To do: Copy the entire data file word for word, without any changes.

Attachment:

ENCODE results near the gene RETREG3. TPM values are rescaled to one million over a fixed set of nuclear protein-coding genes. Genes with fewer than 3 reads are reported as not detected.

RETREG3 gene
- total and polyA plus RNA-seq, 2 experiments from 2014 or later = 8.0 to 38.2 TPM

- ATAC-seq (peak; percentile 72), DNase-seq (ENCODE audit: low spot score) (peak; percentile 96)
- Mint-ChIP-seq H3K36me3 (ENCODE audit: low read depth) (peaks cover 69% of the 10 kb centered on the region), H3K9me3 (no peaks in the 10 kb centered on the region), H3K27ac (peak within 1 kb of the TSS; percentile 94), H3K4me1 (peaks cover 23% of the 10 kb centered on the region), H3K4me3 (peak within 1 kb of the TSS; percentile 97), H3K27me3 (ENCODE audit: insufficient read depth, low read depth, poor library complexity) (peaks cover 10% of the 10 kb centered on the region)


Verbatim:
ENCODE results near the gene RETREG3. TPM values are rescaled to one million over a fixed set of nuclear protein-coding genes. Genes with fewer than 3 reads are reported as not detected.

RETREG3 gene
- total and polyA plus RNA-seq, 2 experiments from 2014 or later = 8.0 to 38.2 TPM

- ATAC-seq (peak; percentile 72), DNase-seq (ENCODE audit: low spot score) (peak; percentile 96)
- Mint-ChIP-seq H3K36me3 (ENCODE audit: low read depth) (peaks cover 69% of the 10 kb centered on the region), H3K9me3 (no peaks in the 10 kb centered on the region), H3K27ac (peak within 1 kb of the TSS; percentile 94), H3K4me1 (peaks cover 23% of the 10 kb centered on the region), H3K4me3 (peak within 1 kb of the TSS; percentile 97), H3K27me3 (ENCODE audit: insufficient read depth, low read depth, poor library complexity) (peaks cover 10% of the 10 kb centered on the region)